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Title: A Successful Shadow - A Detective's Successful Quest
Author: Halsey, Harlan Page, 1839?-1898
Language: English
As this book started as an ASCII text book there are no pictures available.

*** Start of this LibraryBlog Digital Book "A Successful Shadow - A Detective's Successful Quest" ***

A Detective's Successful Quest.

_Author of All the Famous Old Sleuth Stories_.



Chapter I


Chapter II


Chapter III


Chapter IV


Chapter V


Chapter VI


Chapter VII


Chapter VIII


Chapter IX


Chapter X



Those of our readers who read our narrative "Two Wonderful Detectives,"
will more especially enjoy the further adventures of Jack Alvarez. To
those who did not read that narrative we will state that this remarkable
detective had just solved a great mystery--one of the most remarkable
detective feats ever accomplished. He had found that there had been a
true heir to a great fortune which had been deposited in a most
mysterious manner with a banker, but, alas! when his "shadow" appeared
successful in one direction, he encountered a little tombstone in an
out-of-the-way graveyard, which appeared to settle beyond all dispute
that the heiress had died when a child, and the great fortune which she
would have inherited was diverted in another direction. Indeed through a
singular combination of circumstances, the detective himself became heir
to a portion of the great estate. He did not feel disposed, however, to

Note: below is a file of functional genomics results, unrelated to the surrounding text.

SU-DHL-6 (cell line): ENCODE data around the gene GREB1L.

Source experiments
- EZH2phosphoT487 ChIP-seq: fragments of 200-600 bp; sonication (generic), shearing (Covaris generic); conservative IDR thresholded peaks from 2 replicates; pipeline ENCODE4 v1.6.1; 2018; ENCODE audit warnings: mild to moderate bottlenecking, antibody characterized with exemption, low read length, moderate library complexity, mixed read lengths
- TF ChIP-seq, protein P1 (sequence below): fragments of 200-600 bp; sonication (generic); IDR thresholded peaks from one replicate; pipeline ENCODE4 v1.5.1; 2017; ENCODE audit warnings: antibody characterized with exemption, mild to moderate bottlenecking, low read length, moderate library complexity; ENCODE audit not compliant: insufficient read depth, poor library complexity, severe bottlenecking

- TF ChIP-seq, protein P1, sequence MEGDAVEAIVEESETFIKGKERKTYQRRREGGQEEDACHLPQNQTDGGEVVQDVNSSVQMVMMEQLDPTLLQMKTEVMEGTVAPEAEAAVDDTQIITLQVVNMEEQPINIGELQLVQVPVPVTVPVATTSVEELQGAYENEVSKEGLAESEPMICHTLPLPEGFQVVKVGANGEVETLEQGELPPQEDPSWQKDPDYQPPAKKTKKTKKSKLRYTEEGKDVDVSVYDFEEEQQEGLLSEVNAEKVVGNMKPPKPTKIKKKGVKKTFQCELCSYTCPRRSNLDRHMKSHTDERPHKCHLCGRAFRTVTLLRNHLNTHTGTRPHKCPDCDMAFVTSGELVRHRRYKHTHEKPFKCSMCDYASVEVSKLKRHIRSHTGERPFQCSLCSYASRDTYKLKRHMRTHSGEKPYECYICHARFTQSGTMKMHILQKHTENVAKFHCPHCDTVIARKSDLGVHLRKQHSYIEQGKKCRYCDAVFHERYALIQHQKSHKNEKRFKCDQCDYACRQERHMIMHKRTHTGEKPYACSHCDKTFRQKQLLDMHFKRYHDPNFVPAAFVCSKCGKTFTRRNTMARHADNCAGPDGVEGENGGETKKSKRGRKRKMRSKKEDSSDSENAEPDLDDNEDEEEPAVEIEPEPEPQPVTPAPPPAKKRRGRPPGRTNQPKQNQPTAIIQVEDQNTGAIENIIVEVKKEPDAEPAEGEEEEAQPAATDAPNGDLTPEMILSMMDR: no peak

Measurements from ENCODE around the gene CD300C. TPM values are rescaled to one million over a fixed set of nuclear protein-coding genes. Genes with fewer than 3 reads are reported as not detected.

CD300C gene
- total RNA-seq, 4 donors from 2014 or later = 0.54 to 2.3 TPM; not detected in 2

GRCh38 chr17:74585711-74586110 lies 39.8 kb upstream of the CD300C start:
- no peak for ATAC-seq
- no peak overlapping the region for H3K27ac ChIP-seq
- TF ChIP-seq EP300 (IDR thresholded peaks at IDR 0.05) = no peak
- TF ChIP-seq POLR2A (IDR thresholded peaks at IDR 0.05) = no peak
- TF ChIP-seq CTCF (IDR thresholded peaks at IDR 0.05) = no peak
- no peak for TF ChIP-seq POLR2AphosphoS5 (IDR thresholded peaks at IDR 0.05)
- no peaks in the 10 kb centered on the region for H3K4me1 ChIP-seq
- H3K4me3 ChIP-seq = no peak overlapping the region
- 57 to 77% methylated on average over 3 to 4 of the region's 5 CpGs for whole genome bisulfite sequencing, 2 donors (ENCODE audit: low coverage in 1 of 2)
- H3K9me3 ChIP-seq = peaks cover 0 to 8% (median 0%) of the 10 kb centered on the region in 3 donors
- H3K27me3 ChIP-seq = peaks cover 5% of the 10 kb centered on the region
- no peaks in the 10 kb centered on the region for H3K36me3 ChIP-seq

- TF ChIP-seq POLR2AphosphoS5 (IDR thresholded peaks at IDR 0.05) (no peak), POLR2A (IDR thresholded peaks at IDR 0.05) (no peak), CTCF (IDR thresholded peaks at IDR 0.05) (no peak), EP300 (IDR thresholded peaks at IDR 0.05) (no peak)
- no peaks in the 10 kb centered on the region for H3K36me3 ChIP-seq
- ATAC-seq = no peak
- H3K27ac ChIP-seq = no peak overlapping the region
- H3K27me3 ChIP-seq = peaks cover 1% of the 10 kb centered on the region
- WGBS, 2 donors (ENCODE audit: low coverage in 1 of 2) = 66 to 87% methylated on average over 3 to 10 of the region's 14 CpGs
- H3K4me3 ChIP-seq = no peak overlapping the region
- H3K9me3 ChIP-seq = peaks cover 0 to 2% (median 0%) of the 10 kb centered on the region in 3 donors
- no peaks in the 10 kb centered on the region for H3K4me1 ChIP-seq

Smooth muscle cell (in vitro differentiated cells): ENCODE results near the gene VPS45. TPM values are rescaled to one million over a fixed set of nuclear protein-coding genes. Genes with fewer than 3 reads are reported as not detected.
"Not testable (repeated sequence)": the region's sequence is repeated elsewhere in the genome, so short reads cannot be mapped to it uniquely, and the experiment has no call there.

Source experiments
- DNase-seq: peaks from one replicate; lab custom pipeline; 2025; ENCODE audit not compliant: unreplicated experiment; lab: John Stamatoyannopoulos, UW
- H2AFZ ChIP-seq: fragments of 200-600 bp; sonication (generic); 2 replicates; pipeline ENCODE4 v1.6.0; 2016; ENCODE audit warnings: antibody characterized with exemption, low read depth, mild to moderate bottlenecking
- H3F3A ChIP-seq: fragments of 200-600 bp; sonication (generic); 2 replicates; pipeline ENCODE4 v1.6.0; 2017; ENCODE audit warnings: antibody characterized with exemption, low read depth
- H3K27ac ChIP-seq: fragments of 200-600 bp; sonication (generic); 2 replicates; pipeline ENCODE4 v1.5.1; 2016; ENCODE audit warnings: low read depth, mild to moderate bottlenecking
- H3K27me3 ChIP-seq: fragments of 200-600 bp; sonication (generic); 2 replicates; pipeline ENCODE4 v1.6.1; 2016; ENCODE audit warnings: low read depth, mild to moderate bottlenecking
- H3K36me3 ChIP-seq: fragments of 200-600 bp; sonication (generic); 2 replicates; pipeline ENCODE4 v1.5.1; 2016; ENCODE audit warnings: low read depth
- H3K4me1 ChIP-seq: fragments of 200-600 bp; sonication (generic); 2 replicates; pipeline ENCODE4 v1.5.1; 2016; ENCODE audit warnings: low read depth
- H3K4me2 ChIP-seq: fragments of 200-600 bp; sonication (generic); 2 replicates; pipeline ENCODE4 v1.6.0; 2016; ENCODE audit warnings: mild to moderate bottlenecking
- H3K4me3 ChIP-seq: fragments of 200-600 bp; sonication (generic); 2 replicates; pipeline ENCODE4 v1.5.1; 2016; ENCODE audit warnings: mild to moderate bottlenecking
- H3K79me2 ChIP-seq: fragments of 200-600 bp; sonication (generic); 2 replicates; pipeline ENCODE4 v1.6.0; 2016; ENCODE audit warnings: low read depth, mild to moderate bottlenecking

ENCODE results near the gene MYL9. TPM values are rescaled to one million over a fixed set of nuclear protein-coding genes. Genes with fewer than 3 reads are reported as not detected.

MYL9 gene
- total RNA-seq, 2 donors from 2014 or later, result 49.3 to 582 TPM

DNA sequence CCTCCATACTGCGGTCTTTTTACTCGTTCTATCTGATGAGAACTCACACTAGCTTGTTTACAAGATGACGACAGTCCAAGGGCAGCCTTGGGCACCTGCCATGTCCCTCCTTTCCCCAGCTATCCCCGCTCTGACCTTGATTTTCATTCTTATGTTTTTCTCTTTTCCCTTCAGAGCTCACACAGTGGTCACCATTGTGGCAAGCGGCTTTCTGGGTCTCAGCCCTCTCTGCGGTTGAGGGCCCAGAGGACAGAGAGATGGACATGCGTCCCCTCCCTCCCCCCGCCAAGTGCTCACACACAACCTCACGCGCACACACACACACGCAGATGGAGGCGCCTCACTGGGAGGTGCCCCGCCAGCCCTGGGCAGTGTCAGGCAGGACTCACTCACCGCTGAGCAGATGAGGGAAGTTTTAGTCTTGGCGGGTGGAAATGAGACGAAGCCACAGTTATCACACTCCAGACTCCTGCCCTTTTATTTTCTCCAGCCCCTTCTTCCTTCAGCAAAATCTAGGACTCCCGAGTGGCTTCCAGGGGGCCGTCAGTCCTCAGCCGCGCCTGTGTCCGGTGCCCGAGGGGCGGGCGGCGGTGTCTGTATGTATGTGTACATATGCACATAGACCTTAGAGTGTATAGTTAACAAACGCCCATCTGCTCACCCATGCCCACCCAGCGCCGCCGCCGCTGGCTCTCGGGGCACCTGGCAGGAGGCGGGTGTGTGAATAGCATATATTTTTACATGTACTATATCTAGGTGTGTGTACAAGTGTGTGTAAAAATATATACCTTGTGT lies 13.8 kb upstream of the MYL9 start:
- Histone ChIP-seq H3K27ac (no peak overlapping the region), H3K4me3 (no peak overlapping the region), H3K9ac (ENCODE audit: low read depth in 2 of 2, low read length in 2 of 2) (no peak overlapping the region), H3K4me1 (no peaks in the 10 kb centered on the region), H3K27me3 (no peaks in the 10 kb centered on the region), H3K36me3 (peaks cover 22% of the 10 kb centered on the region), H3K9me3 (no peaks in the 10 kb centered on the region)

accept the benefice, and made up his mind that there were actual heirs
living who were through kinship entitled to the fortune. He had started
out on a former "shadow" without a clue, and in his resolve to find the
collateral heirs he also started out minus a single clue, but he was a
man, as our readers know, to discover clues, and in a most remarkable
manner he succeeded through a series of thrilling adventures in finding
a legitimate heir to an immense estate.



"Mr. Alvarez, I am very poor; I cannot offer you a large reward, but I
have saved a few hundred dollars, and those I will give you if you are
successful in finding my lost child."

Jack Alvarez, the detective, was seated in his office when a veiled
woman entered and addressed him in the language with which we open our

The detective was a kind-hearted man, well-to-do financially, and as it
occurred not immediately engaged on any special job. He looked the
visitor over a moment and then said:

"Madam, before I can entertain your proposition at all, I must see your

"Is that necessary, sir?"

"It is."

"I am sorry."


"Simply because I fear that you will be so shocked you will not aid me."

"Why will I be shocked, madam? Are you a criminal?"

"I am an honest woman, sir, but oh, how bitter has been my life--yes,
sir, it has been one of humiliation and suffering, and now there has
come to me this terrible sorrow. It may prove even a greater sorrow than
I at present dare anticipate, but I trust not."

"You need not fear to show me your face."

"May I first tell you my story, sir?"


"I was left an orphan at a very early age. I was reared in an
institution until I was able to go out to work. I never knew my parents,
I never knew my real name. I was deserted in my infancy and I grew up to
be quite a fair-looking girl. I can say this now, sir, without any
feeling of exultation, for what beauty I may once have possessed
vanished in one night, and I am now hideous to look at. When I left the
asylum in which I had been placed I went to live with a very kind
family, and at the age of twenty I married a poor but very worthy man.
My little daughter was five years old when one night our little family
was aroused by the barking of our dog. We lived up in the country in
New York State. My husband was an invalid and slept in a room adjoining
the one I occupied with my child. As I told you, I was aroused by the
barking of our dog; I knew it meant danger, and I leaped from my bed and
instantly discovered that our little home was on fire. I rushed down the
one flight of stairs with my child in my arms, and then returned to aid